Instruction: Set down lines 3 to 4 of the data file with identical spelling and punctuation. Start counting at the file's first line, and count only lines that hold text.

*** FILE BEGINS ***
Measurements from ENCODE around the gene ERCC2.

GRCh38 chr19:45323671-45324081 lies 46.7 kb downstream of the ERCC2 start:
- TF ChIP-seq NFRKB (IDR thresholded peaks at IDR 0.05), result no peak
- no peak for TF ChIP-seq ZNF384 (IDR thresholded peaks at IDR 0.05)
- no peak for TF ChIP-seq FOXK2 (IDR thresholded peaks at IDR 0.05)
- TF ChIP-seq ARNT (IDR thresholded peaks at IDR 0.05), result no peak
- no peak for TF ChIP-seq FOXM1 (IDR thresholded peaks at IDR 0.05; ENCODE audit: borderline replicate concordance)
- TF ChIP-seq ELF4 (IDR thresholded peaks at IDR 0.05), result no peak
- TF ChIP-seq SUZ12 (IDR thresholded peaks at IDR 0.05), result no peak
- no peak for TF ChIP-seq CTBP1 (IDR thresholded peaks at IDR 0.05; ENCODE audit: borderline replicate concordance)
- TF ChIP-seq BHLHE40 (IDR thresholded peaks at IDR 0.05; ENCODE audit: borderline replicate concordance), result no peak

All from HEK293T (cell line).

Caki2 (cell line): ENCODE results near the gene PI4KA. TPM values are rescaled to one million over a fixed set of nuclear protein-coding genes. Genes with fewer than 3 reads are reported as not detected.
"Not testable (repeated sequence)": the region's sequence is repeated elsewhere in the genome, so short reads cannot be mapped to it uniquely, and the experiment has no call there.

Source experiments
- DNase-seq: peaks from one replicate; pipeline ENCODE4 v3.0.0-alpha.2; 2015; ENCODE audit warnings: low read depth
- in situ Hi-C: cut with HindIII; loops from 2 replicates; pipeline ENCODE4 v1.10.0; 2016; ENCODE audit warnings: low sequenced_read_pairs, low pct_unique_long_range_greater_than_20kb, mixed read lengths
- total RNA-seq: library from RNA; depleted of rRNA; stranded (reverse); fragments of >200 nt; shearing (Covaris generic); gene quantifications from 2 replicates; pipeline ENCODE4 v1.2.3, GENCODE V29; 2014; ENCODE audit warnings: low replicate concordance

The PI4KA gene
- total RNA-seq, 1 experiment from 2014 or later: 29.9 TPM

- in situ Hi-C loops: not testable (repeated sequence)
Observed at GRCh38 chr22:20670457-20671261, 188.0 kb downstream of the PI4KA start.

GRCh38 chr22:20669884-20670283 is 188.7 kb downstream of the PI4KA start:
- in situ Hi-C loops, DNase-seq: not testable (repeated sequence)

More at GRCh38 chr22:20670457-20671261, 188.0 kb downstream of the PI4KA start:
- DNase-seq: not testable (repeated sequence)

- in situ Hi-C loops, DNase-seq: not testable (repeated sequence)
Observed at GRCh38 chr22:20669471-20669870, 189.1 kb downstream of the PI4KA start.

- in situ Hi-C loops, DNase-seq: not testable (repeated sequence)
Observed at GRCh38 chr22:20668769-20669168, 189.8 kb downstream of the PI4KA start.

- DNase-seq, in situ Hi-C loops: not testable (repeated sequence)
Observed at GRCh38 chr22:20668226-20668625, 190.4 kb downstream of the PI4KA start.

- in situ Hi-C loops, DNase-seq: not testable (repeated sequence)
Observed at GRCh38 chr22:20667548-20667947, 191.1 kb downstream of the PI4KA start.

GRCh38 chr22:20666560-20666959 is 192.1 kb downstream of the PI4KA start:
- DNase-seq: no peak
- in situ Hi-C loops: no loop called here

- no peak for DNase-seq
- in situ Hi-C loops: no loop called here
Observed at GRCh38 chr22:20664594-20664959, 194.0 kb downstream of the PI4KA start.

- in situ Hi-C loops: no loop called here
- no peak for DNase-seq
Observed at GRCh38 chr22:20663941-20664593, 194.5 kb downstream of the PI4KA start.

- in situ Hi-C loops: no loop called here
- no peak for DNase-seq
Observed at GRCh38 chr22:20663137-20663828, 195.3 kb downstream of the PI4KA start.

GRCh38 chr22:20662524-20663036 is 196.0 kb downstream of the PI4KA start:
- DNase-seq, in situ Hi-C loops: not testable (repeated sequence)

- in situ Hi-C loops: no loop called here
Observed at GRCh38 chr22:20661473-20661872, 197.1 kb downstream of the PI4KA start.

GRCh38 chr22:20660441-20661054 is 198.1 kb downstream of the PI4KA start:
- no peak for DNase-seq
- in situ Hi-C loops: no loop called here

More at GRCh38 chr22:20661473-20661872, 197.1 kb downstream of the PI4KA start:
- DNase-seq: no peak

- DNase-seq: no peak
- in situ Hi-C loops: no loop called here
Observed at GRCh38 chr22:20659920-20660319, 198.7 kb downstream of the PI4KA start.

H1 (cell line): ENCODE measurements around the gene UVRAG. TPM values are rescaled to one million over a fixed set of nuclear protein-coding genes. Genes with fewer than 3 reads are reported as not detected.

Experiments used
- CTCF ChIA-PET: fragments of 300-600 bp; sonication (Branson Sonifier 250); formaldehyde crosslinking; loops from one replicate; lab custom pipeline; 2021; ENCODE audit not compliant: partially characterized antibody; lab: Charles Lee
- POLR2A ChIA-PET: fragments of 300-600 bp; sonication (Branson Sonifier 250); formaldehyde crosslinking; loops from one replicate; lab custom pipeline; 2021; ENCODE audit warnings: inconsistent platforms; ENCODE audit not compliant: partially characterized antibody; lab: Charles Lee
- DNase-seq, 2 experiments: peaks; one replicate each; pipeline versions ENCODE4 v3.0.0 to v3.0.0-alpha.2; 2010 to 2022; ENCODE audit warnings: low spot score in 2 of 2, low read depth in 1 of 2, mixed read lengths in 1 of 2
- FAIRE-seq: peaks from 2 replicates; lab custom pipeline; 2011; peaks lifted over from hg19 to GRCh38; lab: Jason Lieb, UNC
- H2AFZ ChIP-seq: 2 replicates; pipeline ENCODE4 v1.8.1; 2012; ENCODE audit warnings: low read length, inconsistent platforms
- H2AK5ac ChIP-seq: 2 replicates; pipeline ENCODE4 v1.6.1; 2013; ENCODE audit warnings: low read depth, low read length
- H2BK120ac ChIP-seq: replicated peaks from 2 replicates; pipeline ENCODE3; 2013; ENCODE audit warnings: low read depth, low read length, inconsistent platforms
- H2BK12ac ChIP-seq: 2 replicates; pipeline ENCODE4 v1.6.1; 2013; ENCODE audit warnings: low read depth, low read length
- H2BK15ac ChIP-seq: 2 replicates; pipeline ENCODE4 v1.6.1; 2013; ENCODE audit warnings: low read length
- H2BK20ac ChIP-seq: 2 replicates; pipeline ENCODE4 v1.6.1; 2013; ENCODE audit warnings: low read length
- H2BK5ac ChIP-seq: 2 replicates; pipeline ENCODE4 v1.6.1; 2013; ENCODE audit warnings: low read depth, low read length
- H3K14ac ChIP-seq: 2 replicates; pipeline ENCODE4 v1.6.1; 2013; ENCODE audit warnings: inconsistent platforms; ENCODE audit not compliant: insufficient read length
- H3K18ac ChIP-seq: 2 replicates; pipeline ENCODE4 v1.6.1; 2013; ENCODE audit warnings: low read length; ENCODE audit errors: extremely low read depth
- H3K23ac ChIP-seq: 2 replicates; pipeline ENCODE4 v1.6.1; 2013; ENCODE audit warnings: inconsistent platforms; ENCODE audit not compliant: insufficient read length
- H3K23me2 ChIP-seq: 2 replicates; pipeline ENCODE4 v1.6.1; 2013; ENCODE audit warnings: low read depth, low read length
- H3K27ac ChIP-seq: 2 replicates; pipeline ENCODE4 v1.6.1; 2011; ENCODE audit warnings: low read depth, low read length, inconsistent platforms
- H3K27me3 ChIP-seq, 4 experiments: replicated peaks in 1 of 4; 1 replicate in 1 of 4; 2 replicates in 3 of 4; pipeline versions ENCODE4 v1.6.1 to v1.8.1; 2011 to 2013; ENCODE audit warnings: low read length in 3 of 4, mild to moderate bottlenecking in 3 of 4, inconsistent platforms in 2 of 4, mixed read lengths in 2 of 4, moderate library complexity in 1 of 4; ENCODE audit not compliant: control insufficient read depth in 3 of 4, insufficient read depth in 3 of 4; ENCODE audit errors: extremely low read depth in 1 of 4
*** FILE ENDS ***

- TF ChIP-seq NFRKB (IDR thresholded peaks at IDR 0.05), result no peak
- no peak for TF ChIP-seq ZNF384 (IDR thresholded peaks at IDR 0.05)